Now, one thing that I love about Elm that it has kind of narrowed the scope of what it wants to do, right? It is, this is a language for building UIs and it’s phenomenal at that. Because of that, it can make some tradeoffs. Generally, UIs are not performance bound despite what the demos might suggest.
Your unlikely to be rendering 10,000 elements on a page. Okay. most of us don’t do that in general, and so the trade off that it’s made, I think are are perfectly reasonable reason. And OCAML are much more of a, this is a language that we can use for UIs. We can also use a per servers and for embedded devices we can use it.
Adam: How are you writing a Android app in reason?
Jared: That’s right. Yeah. And this is taking advantage of the incredible work that’s been done in the OCAML world, where there’s no ocaml backend for Android for iOS. So I’m not bringing in NPM libraries. my Android app. Yeah. But there is a wealth of code that has just been written in pure ocaml, pure reason, and you can just bring that in.
Adam: It’s really exciting. I could see how it could be a limitation too. And just like you’re spreading yourself very thin. If people are using this language to do this and that and not, it’s like, I don’t know. Sometimes it’s really great to have a certain domain where people use things and libraries build up in it.
Using it as a reason, it is a dream, and so we’ve got a lot of people doing reaction reason and then certainly much smaller communities doing game development, doing native development, that kind of thing.
Adam: What’s the advantage of react and reason? Like what is reason by you in the react ecosystem?
Jared: It’s nice that it’s a mutable by default, right?
Adam: you say the react creator created reason?
Jared: That’s right. Yeah. Jordan walk was originator of react and you know, helped by a bunch of other really excellent people. And then he also started at the reason project.
Adam: Oh, very cool. I’m primarily a backend developer. I do a lot of FP stuff and people use that term very generically.
Right. And I think, at least in my little group, we mean something pretty specific that has to do with types and immutability and kind of composing things. We’re trying to always convince other people that this is super useful. It’s been a new discovery to me that actually on the front end, people have been figuring this out.
Like while I wasn’t looking, I guess like react seems very, uh. It seems to have a lot of this spirit, I guess in it, maybe.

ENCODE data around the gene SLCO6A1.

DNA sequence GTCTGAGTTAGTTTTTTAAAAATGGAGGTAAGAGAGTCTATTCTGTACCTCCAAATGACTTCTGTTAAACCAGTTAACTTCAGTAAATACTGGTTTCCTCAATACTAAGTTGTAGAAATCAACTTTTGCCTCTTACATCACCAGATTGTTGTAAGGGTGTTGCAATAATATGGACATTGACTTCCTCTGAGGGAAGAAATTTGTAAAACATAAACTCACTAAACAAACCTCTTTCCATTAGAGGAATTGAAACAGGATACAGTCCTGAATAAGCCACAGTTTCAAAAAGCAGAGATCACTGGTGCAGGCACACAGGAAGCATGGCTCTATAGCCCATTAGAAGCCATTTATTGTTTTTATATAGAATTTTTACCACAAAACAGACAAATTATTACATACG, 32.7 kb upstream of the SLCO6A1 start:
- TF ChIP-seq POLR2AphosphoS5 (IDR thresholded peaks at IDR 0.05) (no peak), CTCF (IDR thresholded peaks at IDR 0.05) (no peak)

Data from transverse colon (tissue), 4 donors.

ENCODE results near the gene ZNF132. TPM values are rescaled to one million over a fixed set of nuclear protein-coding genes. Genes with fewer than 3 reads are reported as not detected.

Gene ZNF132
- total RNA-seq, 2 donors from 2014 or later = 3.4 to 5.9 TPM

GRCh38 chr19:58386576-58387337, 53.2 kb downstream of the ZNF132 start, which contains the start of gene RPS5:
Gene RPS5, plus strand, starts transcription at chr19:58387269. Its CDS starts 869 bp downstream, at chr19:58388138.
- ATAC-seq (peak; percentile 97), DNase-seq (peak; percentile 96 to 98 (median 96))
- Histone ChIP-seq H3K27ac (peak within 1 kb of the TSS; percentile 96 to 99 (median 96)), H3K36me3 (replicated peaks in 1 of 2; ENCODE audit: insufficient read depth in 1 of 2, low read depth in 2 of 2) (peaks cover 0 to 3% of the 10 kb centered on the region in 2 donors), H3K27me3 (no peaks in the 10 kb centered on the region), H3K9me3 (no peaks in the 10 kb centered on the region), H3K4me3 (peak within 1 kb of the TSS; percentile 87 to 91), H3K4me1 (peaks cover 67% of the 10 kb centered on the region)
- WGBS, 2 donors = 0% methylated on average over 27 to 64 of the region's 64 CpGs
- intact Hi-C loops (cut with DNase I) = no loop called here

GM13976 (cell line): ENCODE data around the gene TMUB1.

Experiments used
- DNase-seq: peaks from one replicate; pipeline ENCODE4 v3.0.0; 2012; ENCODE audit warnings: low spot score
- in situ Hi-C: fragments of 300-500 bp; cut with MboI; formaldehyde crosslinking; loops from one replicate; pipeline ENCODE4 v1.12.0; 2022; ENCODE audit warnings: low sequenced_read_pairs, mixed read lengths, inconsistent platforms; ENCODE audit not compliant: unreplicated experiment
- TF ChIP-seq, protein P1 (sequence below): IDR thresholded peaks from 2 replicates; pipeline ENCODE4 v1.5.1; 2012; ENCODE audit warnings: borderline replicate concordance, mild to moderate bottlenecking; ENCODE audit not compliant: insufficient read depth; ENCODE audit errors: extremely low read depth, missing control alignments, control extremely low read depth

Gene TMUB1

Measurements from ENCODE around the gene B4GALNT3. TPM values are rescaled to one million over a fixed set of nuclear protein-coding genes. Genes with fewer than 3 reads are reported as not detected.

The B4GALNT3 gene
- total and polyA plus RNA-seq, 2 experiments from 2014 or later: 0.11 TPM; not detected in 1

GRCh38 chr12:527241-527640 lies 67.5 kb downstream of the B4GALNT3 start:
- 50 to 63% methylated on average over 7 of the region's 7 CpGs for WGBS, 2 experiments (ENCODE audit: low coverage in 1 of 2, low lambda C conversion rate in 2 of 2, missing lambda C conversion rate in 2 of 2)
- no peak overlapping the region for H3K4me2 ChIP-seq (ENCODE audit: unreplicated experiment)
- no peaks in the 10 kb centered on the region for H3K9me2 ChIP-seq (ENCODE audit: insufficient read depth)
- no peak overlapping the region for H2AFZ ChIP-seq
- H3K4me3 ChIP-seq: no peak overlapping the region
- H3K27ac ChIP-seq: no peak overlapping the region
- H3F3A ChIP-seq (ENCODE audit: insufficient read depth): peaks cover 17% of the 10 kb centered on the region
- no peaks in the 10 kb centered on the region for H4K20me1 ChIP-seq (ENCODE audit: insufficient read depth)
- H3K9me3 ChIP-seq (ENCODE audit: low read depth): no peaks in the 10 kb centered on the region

Jared: Yes, definitely. That’s actually another good point with reason and react because react is built very much in an FP mindset. And the reason I know OCAML are kind of the, what you might think of as the original FP is Ocaml Haskell, like those are the things that people are drawing from these days.
Unless you want untapped FP and then it’s the lisp side of things. But if you want reason has immutability, automatic currying of all functions. And just generally functions are the way to do things as opposed to classes that encapsulate both data and functionality.
Adam: You mentioned immutability. How does that work?
I know that my thoughts, how I do things and we’ve got map and filter and reduce and all these things.
Jared: So, ocaml has arrays and lists, unless they’re linked. So if you’re using a raise, they are mutable and there are certain cases where you’re writing reason and a raise make sense. But most of the time I’m just using the default list implementation and the functional methods that go along with that.
You’re not transforming a million items and somebody’s browser. Yeah, that’s true. Yeah. But there is some trade off things where you’re like, what’s the best tool for this job, right? And there are the hash array maps trie thing that. Uh, that clojure has that. It has some cool properties, their implementations of that for ocaml.
Adam: Well, why would I want something to be immutable.
Jared: Immutability saves you from spooky action at a distance as generally my pitch, I mean, there’s so much uncertainty around I’m doing this thing and I call this function, and what if this function completely messes up the object that I passed to it? Right? So I’ve got a clone object before I hand it in or whatever.
Like again, defensive programming and in a large code base where mutation is the norm, you just have to be looking over your shoulder all the time. Now in, uh, the code bases that I work on at work, immutability is the norm. And so I generally just trust that I don’t have to be worried about somebody changes something out from under me.
It would be nicer to have that statically guaranteed by the language system. But, uh, we do what we gotta do.
Adam: Yeah. So it’s like you’re working in a world where you just assume immutability, but, and that generally probably works, right? Because everybody has the same assumption.
Jared: Right? And if you’re using react and you’re using redux, especially.
Redox will fail in comical ways if you start mutating objects. And so I think these libraries have done a lot to bring immutability as a norm into professional jobs. Group development.
Adam: Yeah. What about some types and algebraic data types?
Jared: Yeah. It’s hard to pitch something that you don’t know you don’t have right.
And so like you’re just dying inside as you have to come up with different variable names. So they don’t.
Adam: I didn’t know that.
Jared: Oh, for right now it’s the worst because there’s automatic fall for, right. And so like, Oh,
Adam: I feel like we need to put an example on it.
I’m trying to.
Jared: Right? No, I mean the biggest or the most important, some type that we have in our code base that’s using flow is our loadable data type. This is for anything we fetched from the network that we’re putting in Redux, and kind of the, the naive implementation would be on your reacts component.